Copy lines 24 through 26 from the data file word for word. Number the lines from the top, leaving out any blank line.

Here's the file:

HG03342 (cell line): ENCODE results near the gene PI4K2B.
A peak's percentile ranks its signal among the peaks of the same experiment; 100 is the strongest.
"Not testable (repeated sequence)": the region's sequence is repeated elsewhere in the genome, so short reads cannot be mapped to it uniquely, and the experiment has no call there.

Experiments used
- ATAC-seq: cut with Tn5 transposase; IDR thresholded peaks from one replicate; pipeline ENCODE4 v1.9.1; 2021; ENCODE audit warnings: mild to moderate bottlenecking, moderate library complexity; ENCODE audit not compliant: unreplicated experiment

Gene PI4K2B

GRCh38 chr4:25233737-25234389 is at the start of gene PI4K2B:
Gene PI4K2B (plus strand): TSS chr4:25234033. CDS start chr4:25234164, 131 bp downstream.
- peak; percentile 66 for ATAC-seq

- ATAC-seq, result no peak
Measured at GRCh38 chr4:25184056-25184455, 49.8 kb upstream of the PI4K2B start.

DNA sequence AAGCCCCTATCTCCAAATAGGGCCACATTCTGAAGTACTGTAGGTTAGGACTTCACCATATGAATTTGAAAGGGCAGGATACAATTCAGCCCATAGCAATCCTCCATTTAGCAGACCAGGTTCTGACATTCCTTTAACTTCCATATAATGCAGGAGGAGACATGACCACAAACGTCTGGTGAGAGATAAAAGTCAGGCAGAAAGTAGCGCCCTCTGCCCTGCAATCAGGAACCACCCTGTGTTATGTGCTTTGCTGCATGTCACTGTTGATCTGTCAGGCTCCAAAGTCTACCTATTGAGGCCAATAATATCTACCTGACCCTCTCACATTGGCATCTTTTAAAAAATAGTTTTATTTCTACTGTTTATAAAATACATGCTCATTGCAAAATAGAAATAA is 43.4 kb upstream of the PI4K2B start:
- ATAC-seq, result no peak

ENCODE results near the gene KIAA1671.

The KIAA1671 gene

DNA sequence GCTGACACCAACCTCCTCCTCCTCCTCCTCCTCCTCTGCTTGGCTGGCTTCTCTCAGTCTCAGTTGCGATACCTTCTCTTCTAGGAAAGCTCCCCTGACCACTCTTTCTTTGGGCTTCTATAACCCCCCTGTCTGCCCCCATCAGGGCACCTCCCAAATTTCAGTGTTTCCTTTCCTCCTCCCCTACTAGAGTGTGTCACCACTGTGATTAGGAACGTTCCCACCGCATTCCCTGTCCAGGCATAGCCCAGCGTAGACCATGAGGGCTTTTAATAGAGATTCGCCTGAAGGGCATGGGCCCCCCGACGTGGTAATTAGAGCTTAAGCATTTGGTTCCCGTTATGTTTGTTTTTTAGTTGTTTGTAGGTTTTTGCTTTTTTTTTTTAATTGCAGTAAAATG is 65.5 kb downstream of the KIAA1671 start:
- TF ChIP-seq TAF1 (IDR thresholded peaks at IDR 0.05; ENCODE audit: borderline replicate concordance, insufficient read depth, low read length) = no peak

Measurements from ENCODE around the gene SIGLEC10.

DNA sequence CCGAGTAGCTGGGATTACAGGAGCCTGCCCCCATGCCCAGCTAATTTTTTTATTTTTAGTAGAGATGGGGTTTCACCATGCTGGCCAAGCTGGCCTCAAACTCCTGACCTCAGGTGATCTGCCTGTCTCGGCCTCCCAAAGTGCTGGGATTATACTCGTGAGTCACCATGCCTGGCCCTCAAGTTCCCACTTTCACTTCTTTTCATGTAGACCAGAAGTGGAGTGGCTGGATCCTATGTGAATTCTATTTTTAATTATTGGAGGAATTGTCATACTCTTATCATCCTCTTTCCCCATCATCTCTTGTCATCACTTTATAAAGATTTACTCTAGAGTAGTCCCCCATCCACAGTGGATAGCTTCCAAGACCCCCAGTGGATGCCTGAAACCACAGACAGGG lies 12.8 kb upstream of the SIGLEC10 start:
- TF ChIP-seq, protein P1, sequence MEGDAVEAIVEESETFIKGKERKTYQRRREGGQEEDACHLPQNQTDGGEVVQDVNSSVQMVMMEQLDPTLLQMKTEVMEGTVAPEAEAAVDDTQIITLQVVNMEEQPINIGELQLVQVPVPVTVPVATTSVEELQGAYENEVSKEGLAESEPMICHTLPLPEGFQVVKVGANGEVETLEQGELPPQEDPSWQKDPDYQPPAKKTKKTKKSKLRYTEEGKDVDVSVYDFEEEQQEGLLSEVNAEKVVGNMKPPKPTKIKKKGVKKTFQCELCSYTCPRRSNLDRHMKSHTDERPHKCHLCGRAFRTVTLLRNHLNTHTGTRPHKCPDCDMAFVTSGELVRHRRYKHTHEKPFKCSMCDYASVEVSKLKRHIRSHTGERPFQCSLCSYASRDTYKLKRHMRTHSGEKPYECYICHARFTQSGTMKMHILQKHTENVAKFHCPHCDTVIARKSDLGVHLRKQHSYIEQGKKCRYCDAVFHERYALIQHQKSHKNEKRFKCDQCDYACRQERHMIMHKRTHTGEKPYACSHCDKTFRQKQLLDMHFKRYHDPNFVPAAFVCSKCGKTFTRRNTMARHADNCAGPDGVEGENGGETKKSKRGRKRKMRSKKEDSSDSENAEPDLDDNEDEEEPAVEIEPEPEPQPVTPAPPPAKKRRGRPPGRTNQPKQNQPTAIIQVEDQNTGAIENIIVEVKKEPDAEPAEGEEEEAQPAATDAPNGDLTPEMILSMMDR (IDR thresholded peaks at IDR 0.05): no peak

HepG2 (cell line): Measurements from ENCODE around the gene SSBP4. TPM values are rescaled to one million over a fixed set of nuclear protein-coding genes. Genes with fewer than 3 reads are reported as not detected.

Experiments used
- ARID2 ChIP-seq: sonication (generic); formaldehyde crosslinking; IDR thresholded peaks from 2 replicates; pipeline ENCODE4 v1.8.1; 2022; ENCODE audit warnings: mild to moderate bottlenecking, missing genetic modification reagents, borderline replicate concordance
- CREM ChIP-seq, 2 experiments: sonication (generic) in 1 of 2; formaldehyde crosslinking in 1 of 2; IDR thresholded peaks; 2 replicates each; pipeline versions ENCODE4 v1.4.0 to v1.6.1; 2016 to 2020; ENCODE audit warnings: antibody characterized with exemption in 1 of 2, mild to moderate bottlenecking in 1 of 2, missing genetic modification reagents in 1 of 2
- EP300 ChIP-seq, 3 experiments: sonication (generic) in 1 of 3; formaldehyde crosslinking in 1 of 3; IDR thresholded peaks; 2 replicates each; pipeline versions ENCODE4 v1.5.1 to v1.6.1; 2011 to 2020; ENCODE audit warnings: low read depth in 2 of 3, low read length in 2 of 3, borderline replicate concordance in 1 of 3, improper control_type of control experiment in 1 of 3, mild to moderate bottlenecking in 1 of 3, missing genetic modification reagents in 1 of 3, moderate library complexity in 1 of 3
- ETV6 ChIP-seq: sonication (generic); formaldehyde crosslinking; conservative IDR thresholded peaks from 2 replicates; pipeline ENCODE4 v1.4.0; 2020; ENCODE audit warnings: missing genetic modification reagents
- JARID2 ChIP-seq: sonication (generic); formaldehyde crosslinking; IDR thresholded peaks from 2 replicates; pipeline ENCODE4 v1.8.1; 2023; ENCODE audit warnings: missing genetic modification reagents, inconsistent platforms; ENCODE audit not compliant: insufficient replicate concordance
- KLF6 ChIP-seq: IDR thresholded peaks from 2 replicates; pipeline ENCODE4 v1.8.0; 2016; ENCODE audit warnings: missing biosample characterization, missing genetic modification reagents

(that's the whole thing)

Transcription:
- CREM ChIP-seq, 2 experiments: sonication (generic) in 1 of 2; formaldehyde crosslinking in 1 of 2; IDR thresholded peaks; 2 replicates each; pipeline versions ENCODE4 v1.4.0 to v1.6.1; 2016 to 2020; ENCODE audit warnings: antibody characterized with exemption in 1 of 2, mild to moderate bottlenecking in 1 of 2, missing genetic modification reagents in 1 of 2
- EP300 ChIP-seq, 3 experiments: sonication (generic) in 1 of 3; formaldehyde crosslinking in 1 of 3; IDR thresholded peaks; 2 replicates each; pipeline versions ENCODE4 v1.5.1 to v1.6.1; 2011 to 2020; ENCODE audit warnings: low read depth in 2 of 3, low read length in 2 of 3, borderline replicate concordance in 1 of 3, improper control_type of control experiment in 1 of 3, mild to moderate bottlenecking in 1 of 3, missing genetic modification reagents in 1 of 3, moderate library complexity in 1 of 3
- ETV6 ChIP-seq: sonication (generic); formaldehyde crosslinking; conservative IDR thresholded peaks from 2 replicates; pipeline ENCODE4 v1.4.0; 2020; ENCODE audit warnings: missing genetic modification reagents